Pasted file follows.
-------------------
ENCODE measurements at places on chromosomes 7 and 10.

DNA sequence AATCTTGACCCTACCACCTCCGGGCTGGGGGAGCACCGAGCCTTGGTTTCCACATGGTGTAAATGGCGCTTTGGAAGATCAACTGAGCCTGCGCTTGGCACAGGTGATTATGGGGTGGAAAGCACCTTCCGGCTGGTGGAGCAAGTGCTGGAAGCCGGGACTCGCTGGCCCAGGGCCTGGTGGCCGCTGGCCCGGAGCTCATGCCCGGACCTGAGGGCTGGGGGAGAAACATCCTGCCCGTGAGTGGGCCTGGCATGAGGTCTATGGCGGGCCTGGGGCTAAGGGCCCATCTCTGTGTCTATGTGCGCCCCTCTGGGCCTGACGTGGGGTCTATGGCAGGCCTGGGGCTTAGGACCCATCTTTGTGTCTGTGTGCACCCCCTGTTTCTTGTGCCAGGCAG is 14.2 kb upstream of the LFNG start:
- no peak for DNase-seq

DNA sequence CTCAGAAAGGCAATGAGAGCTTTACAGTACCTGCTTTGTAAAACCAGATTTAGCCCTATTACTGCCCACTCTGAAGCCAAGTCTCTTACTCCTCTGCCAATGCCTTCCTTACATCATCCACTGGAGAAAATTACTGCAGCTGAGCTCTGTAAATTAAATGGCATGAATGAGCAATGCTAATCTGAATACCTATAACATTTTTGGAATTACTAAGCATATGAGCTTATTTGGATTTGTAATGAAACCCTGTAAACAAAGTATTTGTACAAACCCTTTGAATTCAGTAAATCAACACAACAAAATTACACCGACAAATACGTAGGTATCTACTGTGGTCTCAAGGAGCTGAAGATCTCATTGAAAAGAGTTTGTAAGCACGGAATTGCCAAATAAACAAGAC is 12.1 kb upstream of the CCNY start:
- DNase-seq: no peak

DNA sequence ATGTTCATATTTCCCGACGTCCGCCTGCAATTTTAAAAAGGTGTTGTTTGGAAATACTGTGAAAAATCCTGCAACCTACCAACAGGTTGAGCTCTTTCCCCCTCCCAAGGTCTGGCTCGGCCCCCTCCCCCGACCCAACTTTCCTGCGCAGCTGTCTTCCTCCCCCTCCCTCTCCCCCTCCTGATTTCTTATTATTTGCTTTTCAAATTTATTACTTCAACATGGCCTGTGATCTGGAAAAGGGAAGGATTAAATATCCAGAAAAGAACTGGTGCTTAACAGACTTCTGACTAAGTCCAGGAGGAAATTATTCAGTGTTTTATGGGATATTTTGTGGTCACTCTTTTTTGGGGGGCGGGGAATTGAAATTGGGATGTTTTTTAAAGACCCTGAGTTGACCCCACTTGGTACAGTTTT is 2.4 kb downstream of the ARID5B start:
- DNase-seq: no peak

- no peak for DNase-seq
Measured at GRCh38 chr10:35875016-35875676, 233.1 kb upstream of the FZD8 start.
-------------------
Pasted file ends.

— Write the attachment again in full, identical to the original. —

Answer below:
ENCODE measurements at places on chromosomes 7 and 10.

DNA sequence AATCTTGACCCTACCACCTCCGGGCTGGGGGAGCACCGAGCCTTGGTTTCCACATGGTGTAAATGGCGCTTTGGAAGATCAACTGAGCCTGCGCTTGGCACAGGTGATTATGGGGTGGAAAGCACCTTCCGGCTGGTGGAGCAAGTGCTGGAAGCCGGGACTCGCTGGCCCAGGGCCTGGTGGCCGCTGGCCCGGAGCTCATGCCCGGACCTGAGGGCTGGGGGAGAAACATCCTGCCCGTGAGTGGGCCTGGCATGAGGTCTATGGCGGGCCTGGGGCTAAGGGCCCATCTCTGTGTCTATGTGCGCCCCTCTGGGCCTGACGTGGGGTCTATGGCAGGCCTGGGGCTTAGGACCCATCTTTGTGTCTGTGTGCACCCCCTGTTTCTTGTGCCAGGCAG is 14.2 kb upstream of the LFNG start:
- no peak for DNase-seq

DNA sequence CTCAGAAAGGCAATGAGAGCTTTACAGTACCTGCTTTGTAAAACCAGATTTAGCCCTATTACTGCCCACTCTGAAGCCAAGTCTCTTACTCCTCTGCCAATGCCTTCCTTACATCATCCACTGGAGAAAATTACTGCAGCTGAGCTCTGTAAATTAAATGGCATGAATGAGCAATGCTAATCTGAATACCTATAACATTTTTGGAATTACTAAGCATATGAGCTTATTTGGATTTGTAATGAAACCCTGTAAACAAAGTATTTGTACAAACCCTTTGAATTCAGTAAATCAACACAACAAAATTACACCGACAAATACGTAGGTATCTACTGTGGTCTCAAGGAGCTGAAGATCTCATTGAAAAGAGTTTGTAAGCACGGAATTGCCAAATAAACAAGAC is 12.1 kb upstream of the CCNY start:
- DNase-seq: no peak

DNA sequence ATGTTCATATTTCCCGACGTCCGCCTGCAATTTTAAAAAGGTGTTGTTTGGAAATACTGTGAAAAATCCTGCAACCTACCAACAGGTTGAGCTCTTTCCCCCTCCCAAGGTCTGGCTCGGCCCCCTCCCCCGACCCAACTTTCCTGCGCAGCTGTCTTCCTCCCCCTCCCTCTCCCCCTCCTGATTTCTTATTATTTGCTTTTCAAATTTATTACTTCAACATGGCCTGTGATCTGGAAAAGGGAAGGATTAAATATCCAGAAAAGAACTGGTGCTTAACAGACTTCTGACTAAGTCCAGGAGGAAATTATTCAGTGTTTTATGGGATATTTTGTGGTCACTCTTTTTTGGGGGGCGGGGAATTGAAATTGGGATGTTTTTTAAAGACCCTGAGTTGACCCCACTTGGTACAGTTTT is 2.4 kb downstream of the ARID5B start:
- DNase-seq: no peak

- no peak for DNase-seq
Measured at GRCh38 chr10:35875016-35875676, 233.1 kb upstream of the FZD8 start.